New York recently adopted a new set of rules under the CPLR that allow the parties to business disputes to agree to streamlined, accelerated adjudication. The parties can agree to follow the new rules at the time the case reaches the court or by including a pre-dispute clause in the underlying contract that states, substantially, “Subject to the requirements for a case to be heard in the Commercial Division, the parties agree to submit to the exclusive jurisdiction of the Commercial Division, New York State Supreme Court, and to the application of the Court’s accelerated procedures, in connection with any dispute, claim or controversy arising out of or relating to this agreement.”

What does this mean? In the interest of time and efficiency, the parties agree to engage in focused discovery and waive certain procedural rights that one party might otherwise use for dilatory purposes:

– All pre-trial motions, mandatory mediation sessions, and discovery must be completed and ready for trial within a 9-month period from the date that a Request of Judicial Intervention is filed.

– Without showing good cause, each side is limited to seven discovery depositions, each of which must be no more than seven hours in length.

– Any documents that are requested must be relevant to the claim or defense and will be subject to a restricted time frame.

– Responses to e-discovery requests must be provided in an easily searchable format; only those individuals whose electronic document collection is expected to contain evidence related directly to the dispute can be subject to e-discovery; the court retains the opportunity to deny requests for e-discovery when it appears that the burdens or costs are disproportionate in relation to the case at hand; and the court can also order that the requesting party to advance the reasonable production costs to the other side.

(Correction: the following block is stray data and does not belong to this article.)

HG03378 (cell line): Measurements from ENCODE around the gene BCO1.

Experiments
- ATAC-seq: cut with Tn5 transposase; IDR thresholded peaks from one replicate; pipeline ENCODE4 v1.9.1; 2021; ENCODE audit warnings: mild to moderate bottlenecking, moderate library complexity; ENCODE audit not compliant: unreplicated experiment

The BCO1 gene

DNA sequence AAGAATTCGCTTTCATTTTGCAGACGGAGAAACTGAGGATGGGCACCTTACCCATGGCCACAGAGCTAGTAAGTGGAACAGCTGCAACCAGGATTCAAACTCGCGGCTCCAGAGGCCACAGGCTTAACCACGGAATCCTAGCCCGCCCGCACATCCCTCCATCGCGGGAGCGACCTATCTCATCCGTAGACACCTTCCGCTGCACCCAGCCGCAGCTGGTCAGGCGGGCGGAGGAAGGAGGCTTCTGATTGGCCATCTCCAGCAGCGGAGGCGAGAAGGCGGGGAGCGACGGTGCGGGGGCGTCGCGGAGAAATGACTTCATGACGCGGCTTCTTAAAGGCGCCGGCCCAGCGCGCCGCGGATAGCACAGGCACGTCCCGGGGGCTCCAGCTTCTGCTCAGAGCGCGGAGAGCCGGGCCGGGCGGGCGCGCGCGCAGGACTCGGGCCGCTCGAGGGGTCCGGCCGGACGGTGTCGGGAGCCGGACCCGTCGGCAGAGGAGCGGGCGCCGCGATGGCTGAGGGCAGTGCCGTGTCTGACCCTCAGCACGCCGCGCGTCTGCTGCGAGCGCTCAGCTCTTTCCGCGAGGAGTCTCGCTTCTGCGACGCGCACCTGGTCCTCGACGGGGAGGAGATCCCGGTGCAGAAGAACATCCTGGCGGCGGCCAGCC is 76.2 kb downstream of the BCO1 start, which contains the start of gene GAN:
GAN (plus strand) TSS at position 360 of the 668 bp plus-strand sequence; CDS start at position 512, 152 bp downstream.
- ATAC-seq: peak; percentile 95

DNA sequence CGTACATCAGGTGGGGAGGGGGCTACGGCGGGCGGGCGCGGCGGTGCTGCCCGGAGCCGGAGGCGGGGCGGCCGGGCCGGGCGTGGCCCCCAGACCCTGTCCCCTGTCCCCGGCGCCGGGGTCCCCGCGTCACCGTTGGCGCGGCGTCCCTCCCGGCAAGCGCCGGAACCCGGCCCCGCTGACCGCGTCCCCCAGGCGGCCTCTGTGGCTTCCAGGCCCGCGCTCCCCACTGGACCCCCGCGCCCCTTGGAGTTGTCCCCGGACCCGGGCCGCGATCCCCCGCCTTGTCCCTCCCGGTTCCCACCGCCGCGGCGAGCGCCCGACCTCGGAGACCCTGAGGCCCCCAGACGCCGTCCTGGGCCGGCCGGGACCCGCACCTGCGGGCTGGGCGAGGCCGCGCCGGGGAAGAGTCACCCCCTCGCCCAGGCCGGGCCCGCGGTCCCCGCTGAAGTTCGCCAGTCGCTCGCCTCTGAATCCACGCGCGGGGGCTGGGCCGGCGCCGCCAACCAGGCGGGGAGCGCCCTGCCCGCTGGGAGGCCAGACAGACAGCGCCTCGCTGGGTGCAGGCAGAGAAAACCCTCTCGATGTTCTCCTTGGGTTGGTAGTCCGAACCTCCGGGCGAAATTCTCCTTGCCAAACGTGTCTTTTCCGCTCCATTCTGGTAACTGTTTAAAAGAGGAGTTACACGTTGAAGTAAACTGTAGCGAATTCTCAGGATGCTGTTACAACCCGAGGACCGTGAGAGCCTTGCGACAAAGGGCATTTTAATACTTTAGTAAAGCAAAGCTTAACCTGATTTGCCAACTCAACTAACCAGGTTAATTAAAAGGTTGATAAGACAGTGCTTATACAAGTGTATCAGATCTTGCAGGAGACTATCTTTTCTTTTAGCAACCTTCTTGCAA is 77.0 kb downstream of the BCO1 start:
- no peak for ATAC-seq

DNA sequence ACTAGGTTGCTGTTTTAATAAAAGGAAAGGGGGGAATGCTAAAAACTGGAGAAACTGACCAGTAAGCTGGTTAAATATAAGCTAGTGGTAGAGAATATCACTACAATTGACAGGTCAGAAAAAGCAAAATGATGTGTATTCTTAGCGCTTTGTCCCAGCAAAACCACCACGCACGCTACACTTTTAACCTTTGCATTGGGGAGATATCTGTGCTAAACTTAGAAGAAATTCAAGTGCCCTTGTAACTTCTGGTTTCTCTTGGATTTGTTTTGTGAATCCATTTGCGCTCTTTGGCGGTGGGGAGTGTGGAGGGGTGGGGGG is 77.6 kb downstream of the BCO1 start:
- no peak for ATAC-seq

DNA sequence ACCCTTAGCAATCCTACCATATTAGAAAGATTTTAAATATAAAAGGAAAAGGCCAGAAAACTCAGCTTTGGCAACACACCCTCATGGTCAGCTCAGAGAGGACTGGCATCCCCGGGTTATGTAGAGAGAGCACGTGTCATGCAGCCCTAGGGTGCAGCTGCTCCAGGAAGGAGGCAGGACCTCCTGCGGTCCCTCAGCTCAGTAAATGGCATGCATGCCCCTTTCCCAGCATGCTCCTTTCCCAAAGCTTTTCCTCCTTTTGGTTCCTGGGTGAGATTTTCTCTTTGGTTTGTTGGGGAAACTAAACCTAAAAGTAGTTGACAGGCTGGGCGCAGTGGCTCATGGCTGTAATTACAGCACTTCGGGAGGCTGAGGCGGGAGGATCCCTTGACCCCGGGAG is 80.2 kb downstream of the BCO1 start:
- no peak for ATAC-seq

– The parties waive their right to trial by jury, the right to interlocutory appeal, any objections regarding lack of personal jurisdiction and any right to discovery outside of the above-mentioned rules.

In other words, in order to compete with the growing popularity of arbitration as a means for resolving commercial disputes, the parties agree to streamline the pre-trial process to resemble the ideal process that arbitrators discuss among themselves.

Whether a streamlined process happens in arbitration or not is up to the arbitrator. Can he help control the appetite of parties and their litigators for unlimited discovery? Can he help the parties weigh the costs and benefits of extensive and expensive electronic discovery requests? Can he curtail any strategic impulse on the part of the lawyers who hired him to stretch out the process with motion practice? Since the parties have ultimate control over the arbitration process, arbitrators are more or less successful in making the process look less like litigation with a private judge and more like what it is promised to be. In contrast, under the “rocket docket” rules, the scheduling of hearings and decisions is still with the Supreme Court (despite the name, New York’s trial court of general jurisdiction), but once the parties commit the court should enforce the pre-trial timeline.

The decision of the parties between arbitration and accelerated adjudication thus turns on (I) the ease of scheduling arbitration as compared to the court, (ii) whether the parties want to hold down process time and costs while allowing full and fair discovery, and their decision on whether an arbitrator or court would more likely do so and (iii) whether choosing a trier of fact with a special skill set is important.

In any event, lawyers advising parties to commercial contracts governed by New York law should discuss with their clients whether to include a Rule 9 pre-dispute choice of forum clause.